All these elements combine to create a moment when there is a sense that Walter irretrievably crosses a line in a way that is so shocking it encourages the viewer (or at least this viewer) to reflect on how far an identification with this character has prompted the uncritical acceptance of his choices and behaviour, even as one step at a time, these have became increasingly selfish and corrupt.
The viewer is therefore implicated as a complacent witness in this process and despite its humour Breaking Bad potentially raises serious ethical issues. These relate to how, for the sake of ‘their’ families (at the expense of those of others), inch by inch ‘decent, ordinary’ people might slide into modes of thinking and behaviour which previously they would have denounced as unthinkable and unspeakable.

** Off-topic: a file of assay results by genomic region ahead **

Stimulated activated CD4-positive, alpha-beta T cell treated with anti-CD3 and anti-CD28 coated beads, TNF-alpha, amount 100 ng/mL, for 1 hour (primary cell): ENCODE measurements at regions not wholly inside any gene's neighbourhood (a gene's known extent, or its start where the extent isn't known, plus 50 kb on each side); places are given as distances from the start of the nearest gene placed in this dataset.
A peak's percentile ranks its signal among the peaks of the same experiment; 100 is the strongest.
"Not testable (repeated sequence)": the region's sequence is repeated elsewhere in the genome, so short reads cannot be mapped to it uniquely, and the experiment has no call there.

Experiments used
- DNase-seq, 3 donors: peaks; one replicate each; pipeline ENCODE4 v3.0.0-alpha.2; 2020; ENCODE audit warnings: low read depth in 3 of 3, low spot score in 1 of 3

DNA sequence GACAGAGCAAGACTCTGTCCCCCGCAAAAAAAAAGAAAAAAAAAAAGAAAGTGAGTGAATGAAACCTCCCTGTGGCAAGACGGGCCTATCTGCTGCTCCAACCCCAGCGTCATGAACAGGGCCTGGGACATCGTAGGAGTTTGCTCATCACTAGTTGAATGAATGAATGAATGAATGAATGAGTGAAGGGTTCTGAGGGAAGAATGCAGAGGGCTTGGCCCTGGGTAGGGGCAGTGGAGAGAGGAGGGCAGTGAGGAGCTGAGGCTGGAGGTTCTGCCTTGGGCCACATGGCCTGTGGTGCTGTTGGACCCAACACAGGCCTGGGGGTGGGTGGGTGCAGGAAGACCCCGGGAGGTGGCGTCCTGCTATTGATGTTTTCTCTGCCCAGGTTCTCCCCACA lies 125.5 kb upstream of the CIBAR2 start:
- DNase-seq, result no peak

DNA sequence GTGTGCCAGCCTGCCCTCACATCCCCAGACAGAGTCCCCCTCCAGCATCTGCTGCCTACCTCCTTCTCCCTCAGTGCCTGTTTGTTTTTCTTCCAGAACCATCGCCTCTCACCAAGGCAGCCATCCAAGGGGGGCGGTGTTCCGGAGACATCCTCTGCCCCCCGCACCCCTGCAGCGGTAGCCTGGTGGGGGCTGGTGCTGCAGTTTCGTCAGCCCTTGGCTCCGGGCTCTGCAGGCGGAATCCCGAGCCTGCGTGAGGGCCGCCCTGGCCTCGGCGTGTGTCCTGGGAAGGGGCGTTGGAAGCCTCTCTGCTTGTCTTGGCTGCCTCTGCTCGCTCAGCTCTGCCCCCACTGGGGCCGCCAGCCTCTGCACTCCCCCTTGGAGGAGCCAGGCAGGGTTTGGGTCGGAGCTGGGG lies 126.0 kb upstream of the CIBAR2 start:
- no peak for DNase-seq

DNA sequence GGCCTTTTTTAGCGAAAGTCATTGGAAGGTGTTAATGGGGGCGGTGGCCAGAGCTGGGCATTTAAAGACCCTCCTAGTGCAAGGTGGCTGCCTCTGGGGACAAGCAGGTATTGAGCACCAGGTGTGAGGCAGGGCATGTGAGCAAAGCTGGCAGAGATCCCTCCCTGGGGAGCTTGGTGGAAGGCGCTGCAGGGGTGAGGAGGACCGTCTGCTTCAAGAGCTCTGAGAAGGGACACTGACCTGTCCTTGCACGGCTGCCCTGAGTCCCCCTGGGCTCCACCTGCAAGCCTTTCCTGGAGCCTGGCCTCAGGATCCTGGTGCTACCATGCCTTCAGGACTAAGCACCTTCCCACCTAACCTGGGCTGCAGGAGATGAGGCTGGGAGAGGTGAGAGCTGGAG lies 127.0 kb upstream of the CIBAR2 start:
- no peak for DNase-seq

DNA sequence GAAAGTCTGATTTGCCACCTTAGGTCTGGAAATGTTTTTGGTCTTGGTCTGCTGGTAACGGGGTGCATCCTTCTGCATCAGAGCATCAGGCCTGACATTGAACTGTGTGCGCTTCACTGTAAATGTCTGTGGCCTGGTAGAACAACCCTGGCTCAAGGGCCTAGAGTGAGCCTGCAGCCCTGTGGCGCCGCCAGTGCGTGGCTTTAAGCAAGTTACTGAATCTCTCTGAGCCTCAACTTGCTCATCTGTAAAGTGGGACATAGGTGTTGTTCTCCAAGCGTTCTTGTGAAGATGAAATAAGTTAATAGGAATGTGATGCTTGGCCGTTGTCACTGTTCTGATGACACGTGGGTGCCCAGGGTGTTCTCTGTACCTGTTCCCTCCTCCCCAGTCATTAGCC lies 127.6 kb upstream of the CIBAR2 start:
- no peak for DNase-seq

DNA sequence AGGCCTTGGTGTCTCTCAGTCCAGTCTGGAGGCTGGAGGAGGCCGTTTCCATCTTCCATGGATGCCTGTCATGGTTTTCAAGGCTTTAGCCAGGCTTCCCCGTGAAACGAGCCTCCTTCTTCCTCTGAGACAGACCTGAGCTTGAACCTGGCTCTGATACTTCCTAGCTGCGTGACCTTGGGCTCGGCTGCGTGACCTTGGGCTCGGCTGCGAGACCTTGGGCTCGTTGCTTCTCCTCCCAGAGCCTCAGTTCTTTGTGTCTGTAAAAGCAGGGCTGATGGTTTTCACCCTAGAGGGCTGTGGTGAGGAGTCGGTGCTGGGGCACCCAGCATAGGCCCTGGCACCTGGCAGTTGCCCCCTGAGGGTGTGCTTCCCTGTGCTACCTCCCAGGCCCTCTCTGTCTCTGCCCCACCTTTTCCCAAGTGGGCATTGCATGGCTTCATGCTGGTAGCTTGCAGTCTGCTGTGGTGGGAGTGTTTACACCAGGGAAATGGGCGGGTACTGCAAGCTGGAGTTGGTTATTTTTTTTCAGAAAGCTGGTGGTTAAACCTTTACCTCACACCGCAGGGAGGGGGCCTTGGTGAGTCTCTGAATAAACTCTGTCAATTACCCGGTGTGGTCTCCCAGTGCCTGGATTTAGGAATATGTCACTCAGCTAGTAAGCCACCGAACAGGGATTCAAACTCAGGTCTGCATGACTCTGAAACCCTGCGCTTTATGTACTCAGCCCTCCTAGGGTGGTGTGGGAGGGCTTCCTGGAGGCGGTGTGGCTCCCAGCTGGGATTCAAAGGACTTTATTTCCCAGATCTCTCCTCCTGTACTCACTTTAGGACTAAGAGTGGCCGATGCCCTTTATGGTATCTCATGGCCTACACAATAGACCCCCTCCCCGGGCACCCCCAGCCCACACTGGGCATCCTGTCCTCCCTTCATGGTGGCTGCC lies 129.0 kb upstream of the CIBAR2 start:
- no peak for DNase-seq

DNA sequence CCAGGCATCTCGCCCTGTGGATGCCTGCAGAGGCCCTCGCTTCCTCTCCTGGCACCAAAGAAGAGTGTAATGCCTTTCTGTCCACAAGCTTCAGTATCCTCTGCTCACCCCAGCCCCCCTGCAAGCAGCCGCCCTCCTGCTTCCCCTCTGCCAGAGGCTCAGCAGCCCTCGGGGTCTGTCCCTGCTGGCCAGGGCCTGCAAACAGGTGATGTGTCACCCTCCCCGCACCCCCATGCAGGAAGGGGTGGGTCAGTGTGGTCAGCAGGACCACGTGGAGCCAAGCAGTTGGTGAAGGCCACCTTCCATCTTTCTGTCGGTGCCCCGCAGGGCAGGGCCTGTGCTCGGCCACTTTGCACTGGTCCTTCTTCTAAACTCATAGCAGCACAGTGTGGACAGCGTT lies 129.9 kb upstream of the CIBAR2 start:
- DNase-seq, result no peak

At the same time, the show underlines the potentially far-reaching consequences of an individual’s actions and choices within a social structure, where one way or another, we are all inextricably connected.
There is also a possible element of self-reflexivity in all this in relation to Breaking Bad itself as a TV drama. This in terms of encouraging contemplation of how certain ‘entertainment’ genres might reinforce, if not produce notions of certain categories of persons as ‘disposable’; as Judith Butler might say as ‘ungreivable’.
However, the New Mexico setting for this drama raises some questions about its own representation of Hispanic characters. Mostly these tend to be cast as ‘disposable’ villains, or as ‘victims’ or simply as bit part players.